Isopropyl alcohol (2-propanol) can be used as disinfectant.

For increasing concentration of it in water, the effect as disinfectant increases, and then decreases again.

Typical concentrations for use as disinfectant seem to be 60-75% isopropyl alcohol in water.

Wikipedia: Isopropyl alcohol - Medical mentions membrane pores of bacteria that will not open without water.

That does not feel like the full explanation to me; I expect there are bacteria with membrane pores of diverse kind. Does 100% isopropyl alcohol not disinfect at all - or just more slowly? What abour the effect on other pathogens?


2 Answers 2


The main reason why alcohols (isopropanol and ethanol mostly) can be used as disinfectants is that they denature (bacterial) proteins. This is also the reason why they work on such a broad spectrum of microorganisms (bacteria, fungi, viruses), but not on spores, as these are better protected.

The higher the concentration of the alcohol is, the faster this denaturation is happening. And this can cause problems: When you denature the proteins of the bacterial cell wall, they will form some kind of protective layer around some of the cells which allows their survival. Diluting the alcohols makes the disinfection happening slower and thus gives the alcohols more time to get into the cell.

For more information about concentrations and also for a ton of references, have a look into the CDC's disinfection guidelines in the subchapter on alcohols. More details can be found in this review:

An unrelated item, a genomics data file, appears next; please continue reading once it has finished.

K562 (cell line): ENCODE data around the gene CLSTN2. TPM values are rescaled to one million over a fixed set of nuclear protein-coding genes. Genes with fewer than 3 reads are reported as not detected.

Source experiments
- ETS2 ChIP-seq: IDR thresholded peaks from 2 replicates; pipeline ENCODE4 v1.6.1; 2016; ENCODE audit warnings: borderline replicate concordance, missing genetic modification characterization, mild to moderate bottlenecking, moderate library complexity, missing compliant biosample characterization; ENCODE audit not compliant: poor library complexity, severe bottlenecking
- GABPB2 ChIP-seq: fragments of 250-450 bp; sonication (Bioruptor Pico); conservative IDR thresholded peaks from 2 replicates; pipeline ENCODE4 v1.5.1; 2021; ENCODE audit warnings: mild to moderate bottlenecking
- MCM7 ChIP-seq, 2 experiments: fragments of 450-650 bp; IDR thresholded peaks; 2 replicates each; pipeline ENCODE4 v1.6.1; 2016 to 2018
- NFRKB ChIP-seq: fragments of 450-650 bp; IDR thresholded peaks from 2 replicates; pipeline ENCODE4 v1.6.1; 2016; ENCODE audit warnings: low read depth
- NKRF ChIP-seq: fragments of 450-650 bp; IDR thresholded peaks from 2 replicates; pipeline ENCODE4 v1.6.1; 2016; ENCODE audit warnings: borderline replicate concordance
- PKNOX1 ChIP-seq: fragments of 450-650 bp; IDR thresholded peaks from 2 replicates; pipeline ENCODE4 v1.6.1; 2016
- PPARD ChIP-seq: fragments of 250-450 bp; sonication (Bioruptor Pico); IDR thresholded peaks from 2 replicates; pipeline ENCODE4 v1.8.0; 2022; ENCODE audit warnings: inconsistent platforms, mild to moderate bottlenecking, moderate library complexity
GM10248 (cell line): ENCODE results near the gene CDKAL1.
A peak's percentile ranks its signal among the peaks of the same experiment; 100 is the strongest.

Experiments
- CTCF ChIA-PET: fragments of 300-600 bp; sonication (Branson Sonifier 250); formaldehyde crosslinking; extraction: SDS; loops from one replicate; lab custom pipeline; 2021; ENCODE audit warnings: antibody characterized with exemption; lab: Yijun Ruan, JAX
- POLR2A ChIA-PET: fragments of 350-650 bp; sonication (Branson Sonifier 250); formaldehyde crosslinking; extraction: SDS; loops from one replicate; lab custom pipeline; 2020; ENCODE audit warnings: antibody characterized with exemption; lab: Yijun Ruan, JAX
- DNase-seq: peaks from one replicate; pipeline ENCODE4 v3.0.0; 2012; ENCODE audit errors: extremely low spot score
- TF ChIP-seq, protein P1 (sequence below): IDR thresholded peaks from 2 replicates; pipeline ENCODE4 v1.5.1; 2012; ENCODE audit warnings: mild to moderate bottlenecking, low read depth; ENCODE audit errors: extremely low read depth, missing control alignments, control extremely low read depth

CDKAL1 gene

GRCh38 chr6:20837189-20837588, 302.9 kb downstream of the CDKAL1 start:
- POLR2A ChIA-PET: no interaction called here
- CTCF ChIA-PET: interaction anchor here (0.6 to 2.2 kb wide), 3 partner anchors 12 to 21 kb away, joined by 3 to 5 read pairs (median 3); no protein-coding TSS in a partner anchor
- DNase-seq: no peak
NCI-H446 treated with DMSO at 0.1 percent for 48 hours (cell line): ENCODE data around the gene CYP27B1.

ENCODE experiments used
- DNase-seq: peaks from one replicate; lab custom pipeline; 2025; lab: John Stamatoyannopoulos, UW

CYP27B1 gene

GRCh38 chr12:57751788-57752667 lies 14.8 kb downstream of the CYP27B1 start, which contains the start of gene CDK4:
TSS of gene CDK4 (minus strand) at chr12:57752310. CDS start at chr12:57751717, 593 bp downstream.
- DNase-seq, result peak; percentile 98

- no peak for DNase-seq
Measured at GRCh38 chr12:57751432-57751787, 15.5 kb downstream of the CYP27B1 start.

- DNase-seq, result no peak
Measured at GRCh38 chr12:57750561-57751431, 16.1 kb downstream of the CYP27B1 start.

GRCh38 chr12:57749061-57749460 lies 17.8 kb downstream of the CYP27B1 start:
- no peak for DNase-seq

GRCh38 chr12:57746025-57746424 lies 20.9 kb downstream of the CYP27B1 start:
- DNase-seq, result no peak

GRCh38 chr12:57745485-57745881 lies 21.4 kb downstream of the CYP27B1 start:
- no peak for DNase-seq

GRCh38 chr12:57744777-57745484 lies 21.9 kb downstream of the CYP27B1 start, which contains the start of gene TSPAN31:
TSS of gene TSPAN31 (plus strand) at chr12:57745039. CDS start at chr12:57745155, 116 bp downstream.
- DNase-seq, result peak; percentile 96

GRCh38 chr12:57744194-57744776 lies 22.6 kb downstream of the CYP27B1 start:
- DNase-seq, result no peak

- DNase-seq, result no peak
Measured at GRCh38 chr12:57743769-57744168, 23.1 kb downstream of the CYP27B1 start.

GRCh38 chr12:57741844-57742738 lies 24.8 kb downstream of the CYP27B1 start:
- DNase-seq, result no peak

So this is a good question.

70% is optimal for most cell types, especially those with a cell wall like prokaryotes.

Wikipedia is a little off here. The reason you add water is to make the solution hypotonic.

The alcohol disrupts the hydrophobic forces holding the phospholipids of the membrane while dehydrating any peptidogylcan of the wall enough to cause it to become less fluid/more brittle.

Now that you have essentially made the protection of the cell like brittle glass, the hypotonicity causes the cell to swell and now easily burst.

Bacteria aren't going to last long in 100% either. They fix instead, which although irreversible takes a little longer to occur.

It's also a little more economical and less wasteful to use 70% if it's just as, if not a little more, effective

  • 3
    $\begingroup$ Can you please add some references? $\endgroup$
    – Chris
    Sep 21, 2014 at 21:33
  • 1
    $\begingroup$ The sentence "They fix instead..." - it that related to nitrogen fixation? I don't understand that part. $\endgroup$ Sep 26, 2014 at 10:23
  • $\begingroup$ Or do they just get immobile with no way to recover? $\endgroup$ Feb 22, 2017 at 11:42
  • 1
    $\begingroup$ @VolkerSiegel Fixation in this context is referring to histological fixation, which can actually be one of several chemical processes. This Wikipedia page is a good starting place. $\endgroup$
    – Bryan Krause
    Feb 22, 2017 at 18:21

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